2. B. Gelmont, K. Kim, and M. Shur, “Monte Carlo simulation of electron transport in gallium nitride,” J. Appl. Phys., vol. 74, no. 3, pp. 1818-1820, Aug. 1993.
  3. H. Yu, L. McCarthy, S. Rajan, S. Keller, S. Denbaars, J. Speck, and U. Mishra, “Ion implanted AlGaN-GaN HEMTs with nonalloyed ohmic contacts,” IEEE Electron Device Lett., vol. 26, no. 5, pp. 283-285, May 2005.
  4. M. Micovic, N. X. Nguyen, P. Janke, W.-S. Wong, P. Hashimoto, L.-M. McCray, and C. Nguyen, “GaN/AlGaN high electron mobility transistors with fT of 110 GHz,” IEEE Electronics Lett., vol. 36, no. 4, pp. 358-359, Feb. 2000.
  5. W. Huang, T. Khan, and T. P. Chow, “Enhancement-Mode n-Channel GaN MOSFETs on p and n-GaN/Sapphire Substrates,” Proc. of the 18th International Symposium on Power Semiconductor Devices & IC’s, Jun. 2006.
  6. M. S. P. Reddy, M.-K. Kwon, H.-S. Kang, D.-S. Kim, J.-H. Lee, V. R. Reddy, and J.-S. Jang, “Influence of Series Resistance and Interface State Density on Electrical Characteristics on Ru/Ni/n-GaN Schottky Structure,” J. Semicond. Technol. Sci., vol. 13, no. 5, pp. 492-498, Oct. 2013.
  7. M.-S. Kang, W. Bahng, N.-K. Kim, J.-G. Ha, J.-H. Koh, and S.-M. Koo, “Impact of Interface Charges on the Transient Characteristics of 4H-SiC DMOSFETs,” J. Electr. Eng. Technol., vol. 7, no. 2, pp. 236-239, Mar. 2012.
  8. M. Kanamura, T. Ohki, T. Kikkawa, K. Imanishi, T. Imada, A. Yamada, and N. Hara, “Enhancement-Mode GaN MIS-HEMTs With n-GaN/i-AlN/n-GaN Triple Cap Layer and High-k Gate Dielectrics,” IEEE Electron Device Lett., vol. 31, no. 3, pp. 189-191, Mar. 2010.
  9. G. Y. Chung, C. C. Tin, J. R. Williams, K. McDonald, R. K. Chanana, R. A. Weller, S. T. Pantelides, L. C. Feldman, O.W. Holland, M.K. Das, and J.W. Palmour, “Improved Inversion Channel Mobility for 4H-SiC MOSFETs Following High Temperature Anneals in Nitric Oxide,” IEEE Electron Device Lett., vol. 22, no. 4, pp. 176-178, Apr. 2001.
  10. Guoen Cao, and Hee-Jun Kim, “A Novel Circuit for Characteristics Measurement of SiC Transistors,” J. Electr. Eng. Technol., vol. 9, no. 4, pp. 1332-1342, Jul. 2014.
  11. M. Kim, O. Seok, M.-K. Han, and M.-W. Ha, “High-Voltage AlGaN/GaN High-Electron-Mobility Transistors Using Thermal Oxidation for NiOX Passivation,” J. Electr. Eng. Technol., vol. 8, no. 5, pp. 1157-1162, Sep. 2013.
  12. Y. Oh, and Y. Kim, “Gate Workfunction Optimization of a 32 nm Metal Gate MOSFET for Low Power Applications,” J. Electr. Eng. Technol., vol. 1, no. 2, pp. 237-240, Jun. 2006.
  13. D. Okamoto, H. Yano, K. Hirata, T. Hatayama, and T. Fuyuki, “Improved Inversion Channel Mobility in 4H-SiC MOSFETs on Si Face Utilizing Phosphorus-Doped Gate Oxide,” IEEE Electron Device Lett., vol. 31, no. 7, pp. 710-712, Jul. 2010.
  14. K. Matocha, T. Paul Chow, and R. J. Gutmann, “High-voltage normally off GaN MOSFETs on sapphire substrates,” IEEE Trans. Electron Devices, vol. 52, no. 1, pp. 6-10, Jan. 2005.
  15. S. K. Oh, C. G. Song, T. Jang, and J. S. Kwak, “Effect of electron-beam irradiation on leakage current of AlGaN/GaN HEMTs on sapphire,” J. Semicond. Technol. Sci., vol. 11, no. 6, pp. 617-621, Dec. 2013.
  16. G. Simin, A. Koudymov, A. Tarakji, X. Hu, J. Yang, M. A. Khan, M. S. Shur, and R. Gaska, “Induced strain mechanism of current collapse in AlGaN / GaN heterostructure field-effect transistors,” Appl. Phys. Lett., vol. 79, no. 16, pp. 2651-2653, Oct. 2001.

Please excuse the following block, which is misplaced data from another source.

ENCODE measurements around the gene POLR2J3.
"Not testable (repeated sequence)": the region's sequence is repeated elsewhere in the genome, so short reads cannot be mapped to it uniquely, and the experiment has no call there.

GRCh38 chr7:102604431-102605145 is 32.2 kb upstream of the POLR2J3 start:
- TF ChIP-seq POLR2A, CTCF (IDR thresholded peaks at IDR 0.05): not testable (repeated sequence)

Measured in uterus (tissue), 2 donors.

17. H. Otake, K. Chikamatsu, A. Yamaguchi, T. Fujishima, and H. Ohta, “Vertical GaN-Based Trench Gate Metal Oxide Semiconductor Field-Effect Transistors on GaN Bulk Substrates,” Appl. Phys. Express, vol. 1, no. 1, pp. 011105-1-3, Jan. 2008.
  18. S. Yaegassi, M. Okada, Y. Saitou, M. Yokoyama, K. Nakata, K. Katayama, M. Ueno, M. Kiyama, T. Katsuyama, and T. Nakamura, “Vertical heterojunction field-effect transistors utilizing re-grown AlGaN/GaN two-dimensional electron gas channels on GaN substrates,” Phys. Status Solidi, vol. 8, no. 2, pp. 450-452, Feb. 2011.
  19. H. Takato, K. Sunouchi, N. Okabc, A. Nitayama, K. Hieda, F. Horiguchi, and F. Masuoka, “High performance CMOS surrounding gate transistor (SGT) for ultra high density LSIs,” in IEDM Tech. Dig., pp. 222-225, Dec. 1988.
  20. S. Cho, J. S. Lee, K. R. Kim, B.-G. Park, James S. Harris, Jr., and I. M. Kang, “Analyses on Small-Signal Parameters and Radio-Frequency Modeling of Gate-All-Around Tunneling Field-Effect Transistors,” IEEE Trans. Electron Devices, vol. 58, no. 12, pp. 4164-4171, Dec. 2011.
  21. M. Karthigai Pandian, and N. B. Balamurugan, “Analytical Threshold Voltage Modeling of Surrounding Gate Silicon Nanowire Transistors with Different Geometries,” J. Electr. Eng. Technol., vol. 9, no. 6, pp. 2079-2088, Nov. 2014.
  22. G. Meneghesso, G. Verzellesi, R. Pierobon, F. Rampazzo, A. Chini, U. K. Mishra, C. Canali, and E. Zanoni, “Surface-Related Drain Current Dispersion Effects in AlGaN-GaN HEMTs,” IEEE Trans. Electron Devices, vol. 51, no. 10, pp. 1554-1561, Oct. 2004.
  23. P. Anandan, and N. Mohankumar, “Optimization and Characterization of Gate Electrode Dependent Flicker Noise in Silicon Nanowire Transistors,” J. Electr. Eng. Technol., vol. 9, no. 4, pp. 1343-1348, Jul. 2014.
  24. SILVACO International, ATLAS User’s Manual, Apr. 2012.
  25. S. C. Binari, P. B. Klein, and T. E. Kazior, “Trapping effects in GaN and SiC microwave FETs,” Proc. IEEE, vol. 9, no. 6, pp. 1048-1058, Jun. 2002.
  26. S. Huang, Q. Jiang, S. Yang, C. Zhou, and K. J. Chen, “Effective Passivation of AlGaN/GaN HEMTs by ALD-Grown AlN Thin Film,” IEEE Electron Device Lett., vol. 33, no. 4, pp. 516-518, Apr. 2012.
  27. S. Huang, Q. Jiang, S. Yang, Z. Tang, and K. J. Chen, “Mechanism of PEALD-Grown AlN Passivation for AlGaN / GaN HEMTs: Compensation of Interface Traps by Polarization Charges,” IEEE Electron Device Lett., vol. 34, no. 2, pp. 193-195, Feb. 2013.
  28. S. Karmalkar and U. K. Mishra, “Enhancement of Breakdown Voltage in AlGaN/GaN High Electron Mobility Transistors Using a Field Plate,” IEEE Trans. Electron Devices, vol. 48, no. 8, pp. 1515-1521, Aug. 2001.
  29. J. -G. Lee, H. -J. Lee, H. -Y. Cha, M. Lee, Y. Ryoo, K.-S. Seo, and J. -K. Mun, “Field Plated AlGaN/GaN on-Si HEMTs for High Voltage Switching Applications,” J. Korean Phys. Soc., vol. 59, no. 3, pp. 2297-2300, Sep. 2011.

Cited by

  1. Study on high breakdown voltage GaN-based vertical field effect transistor with interfacial charge engineering for power applications vol.111, 2017,
  2. Performance Evaluation of GaN-Based Synchronous Boost Converter under Various Output Voltage, Load Current, and Switching Frequency Operations vol.15, pp.6, 2015,
  3. DC and RF Analysis of Geometrical Parameter Changes in the Current Aperture Vertical Electron Transistor vol.11, pp.6, 2016,